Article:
NASCArrays Information at The BAR

Welcome to NASCArrays information at the BAR. This page hosts meta-information from the NASCArrays service (2002-2013). This information was parsed from text files available on the NASCArrays site. NASCArrays data is on iPlant server. To download experiment data from iPlant, please click on the experiment number. To download the CEL files, please click on the ftp link.

Description:The ongoing rise in atmospheric CO2 concentration is likely to be the most significant and pervasive environmental factor affecting plants in the 21st century. A doubling of atmospheric CO2 will impact all plants, regardless of ecosystem or agricultural importance. Furthermore, because of the fundamental nature of CO2 in plant metabolism, it is likely that elevated CO2 will affect a very large number of metabolic pathways. Work in our lab and others has detailed many of the specific effects of elevated CO2 on the biochemistry and molecular biology of photosynthesis [for review see Moore, Cheng, Sims, & Seemann {1999} Plant Cell and Environment 22: 567-582] and it is clear that there are similar dramatic effects on many other plant processes. At the level of gene expression, we and others have begun to document the effects of elevated CO2 on the expression of a few genes in Arabidopsis, but it is likely that the number of genes whose expression is affected is exceptionally large. Microarray technology offers the ideal approach for obtaining a global overview of the effects of elevated CO2 on plant gene expression. This technology will enable us to examine the effects of elevated CO2 on the expression patterns of genes involved in a variety of plant metabolic pathways including carbon fixation, light reactions, photorespiration, respiration, glycolysis and nitrogen metabolism, as well as the associated signaling pathways. Arabidopsis [ecotype Columbia] will be grown hydroponically at optimal nutrient concentrations at either 1000 microl/L or 360 microl/L [ambient] CO2. Vegetative tissues [roots and shoots] will be harvested for RNA preparation at maturity prior to the transition to flowering. These initial experiments will allow us to isolate the effects of elevated CO2 on gene expression and minimize any effects due to developmental changes and nutritional deficiencies. Results from this experiment will identify coordinate patterns of transcriptional regulation. We will use this information to focus our future research on subsets of regulated genes. Examination of CO2 effects on the transcription of these genes will also include developmental time courses, varied nutrient regimes, preindustrial CO2 concentration, and the use of different mutant backgrounds. These studies will help unravel the complex responses of plants that will occur in the doubled atmospheric CO2 content of the 21st century.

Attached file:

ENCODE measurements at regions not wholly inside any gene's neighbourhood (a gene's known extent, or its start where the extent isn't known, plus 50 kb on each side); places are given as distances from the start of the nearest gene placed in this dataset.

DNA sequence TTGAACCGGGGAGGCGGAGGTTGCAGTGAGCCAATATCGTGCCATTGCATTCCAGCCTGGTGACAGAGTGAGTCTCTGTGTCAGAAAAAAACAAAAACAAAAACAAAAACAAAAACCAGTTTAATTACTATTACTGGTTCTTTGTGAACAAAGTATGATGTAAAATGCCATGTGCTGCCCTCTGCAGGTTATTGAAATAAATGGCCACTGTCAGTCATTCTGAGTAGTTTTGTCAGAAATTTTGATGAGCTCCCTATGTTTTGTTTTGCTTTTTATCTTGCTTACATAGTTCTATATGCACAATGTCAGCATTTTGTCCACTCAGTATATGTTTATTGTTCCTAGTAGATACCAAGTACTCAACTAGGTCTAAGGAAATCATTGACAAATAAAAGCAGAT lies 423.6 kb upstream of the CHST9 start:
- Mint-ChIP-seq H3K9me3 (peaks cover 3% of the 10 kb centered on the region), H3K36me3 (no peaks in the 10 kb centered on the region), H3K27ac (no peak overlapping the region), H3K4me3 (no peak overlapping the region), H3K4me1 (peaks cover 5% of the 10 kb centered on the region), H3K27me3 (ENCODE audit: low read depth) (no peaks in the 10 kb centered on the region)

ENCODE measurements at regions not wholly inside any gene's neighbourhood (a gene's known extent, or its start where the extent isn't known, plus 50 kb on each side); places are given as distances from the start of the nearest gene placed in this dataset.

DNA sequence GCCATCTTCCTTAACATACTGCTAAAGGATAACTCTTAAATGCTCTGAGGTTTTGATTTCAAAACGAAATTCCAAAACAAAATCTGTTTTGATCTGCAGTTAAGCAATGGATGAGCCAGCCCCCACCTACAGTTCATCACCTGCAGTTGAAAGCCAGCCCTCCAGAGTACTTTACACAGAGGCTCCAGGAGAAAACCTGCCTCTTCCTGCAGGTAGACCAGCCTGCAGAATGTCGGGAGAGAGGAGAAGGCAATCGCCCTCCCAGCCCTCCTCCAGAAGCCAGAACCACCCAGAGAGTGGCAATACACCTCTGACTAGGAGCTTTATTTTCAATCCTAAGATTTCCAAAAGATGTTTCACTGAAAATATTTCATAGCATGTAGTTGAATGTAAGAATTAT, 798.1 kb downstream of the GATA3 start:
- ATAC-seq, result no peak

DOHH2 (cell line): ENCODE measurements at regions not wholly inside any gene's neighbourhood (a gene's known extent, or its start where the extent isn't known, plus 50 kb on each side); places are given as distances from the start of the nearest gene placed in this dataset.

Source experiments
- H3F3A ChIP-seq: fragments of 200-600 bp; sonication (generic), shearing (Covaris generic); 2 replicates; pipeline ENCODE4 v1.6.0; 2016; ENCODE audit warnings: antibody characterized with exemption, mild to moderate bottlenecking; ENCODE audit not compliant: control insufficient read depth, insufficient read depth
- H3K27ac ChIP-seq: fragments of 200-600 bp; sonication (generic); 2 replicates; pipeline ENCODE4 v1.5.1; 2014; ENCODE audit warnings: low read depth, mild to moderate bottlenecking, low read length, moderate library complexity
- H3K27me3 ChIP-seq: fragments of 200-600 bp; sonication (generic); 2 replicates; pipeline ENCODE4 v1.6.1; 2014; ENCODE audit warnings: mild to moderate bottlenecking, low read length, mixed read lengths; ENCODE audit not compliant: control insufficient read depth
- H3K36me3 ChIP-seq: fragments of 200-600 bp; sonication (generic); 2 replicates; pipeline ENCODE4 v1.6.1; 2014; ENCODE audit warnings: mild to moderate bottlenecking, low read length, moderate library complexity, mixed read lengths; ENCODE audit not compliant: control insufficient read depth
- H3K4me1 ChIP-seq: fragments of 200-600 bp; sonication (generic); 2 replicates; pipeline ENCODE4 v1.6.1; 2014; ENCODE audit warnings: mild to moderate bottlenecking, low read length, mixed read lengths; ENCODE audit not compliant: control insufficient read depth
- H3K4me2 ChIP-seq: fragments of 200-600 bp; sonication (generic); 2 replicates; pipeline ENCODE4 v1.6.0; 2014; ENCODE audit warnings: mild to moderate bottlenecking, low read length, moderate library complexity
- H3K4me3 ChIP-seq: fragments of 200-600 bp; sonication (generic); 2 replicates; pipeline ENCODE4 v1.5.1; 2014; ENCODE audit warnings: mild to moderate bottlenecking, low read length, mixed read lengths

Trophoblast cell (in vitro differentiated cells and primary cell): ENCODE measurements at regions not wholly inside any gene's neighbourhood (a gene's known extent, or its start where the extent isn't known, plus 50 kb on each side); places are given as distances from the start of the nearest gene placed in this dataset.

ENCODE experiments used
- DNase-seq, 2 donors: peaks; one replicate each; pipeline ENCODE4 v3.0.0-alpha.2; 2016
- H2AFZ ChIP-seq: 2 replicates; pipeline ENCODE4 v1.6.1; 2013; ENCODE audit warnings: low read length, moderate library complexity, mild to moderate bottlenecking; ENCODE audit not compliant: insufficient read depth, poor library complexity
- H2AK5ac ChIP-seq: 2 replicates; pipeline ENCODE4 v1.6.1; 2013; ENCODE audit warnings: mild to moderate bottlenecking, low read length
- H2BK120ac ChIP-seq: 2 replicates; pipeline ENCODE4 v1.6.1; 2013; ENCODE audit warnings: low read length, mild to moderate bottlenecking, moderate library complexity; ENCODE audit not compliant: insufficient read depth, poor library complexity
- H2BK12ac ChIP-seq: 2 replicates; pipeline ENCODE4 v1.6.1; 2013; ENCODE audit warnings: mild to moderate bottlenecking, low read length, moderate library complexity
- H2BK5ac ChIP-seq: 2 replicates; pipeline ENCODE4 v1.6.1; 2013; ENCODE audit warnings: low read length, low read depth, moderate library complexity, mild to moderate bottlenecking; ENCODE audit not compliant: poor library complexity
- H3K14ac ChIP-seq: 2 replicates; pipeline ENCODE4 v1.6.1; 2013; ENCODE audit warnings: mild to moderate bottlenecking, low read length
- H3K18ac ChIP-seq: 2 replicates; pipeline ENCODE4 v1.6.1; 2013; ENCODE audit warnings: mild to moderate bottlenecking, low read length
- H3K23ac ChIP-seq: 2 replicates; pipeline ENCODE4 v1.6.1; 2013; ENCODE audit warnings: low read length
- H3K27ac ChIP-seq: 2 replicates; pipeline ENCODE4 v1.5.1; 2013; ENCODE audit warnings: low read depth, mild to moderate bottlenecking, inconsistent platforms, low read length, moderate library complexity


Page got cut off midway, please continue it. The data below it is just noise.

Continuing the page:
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Slide Information:
Slide IDSlide NameGenetic BackgroundTissueStock CodeCel File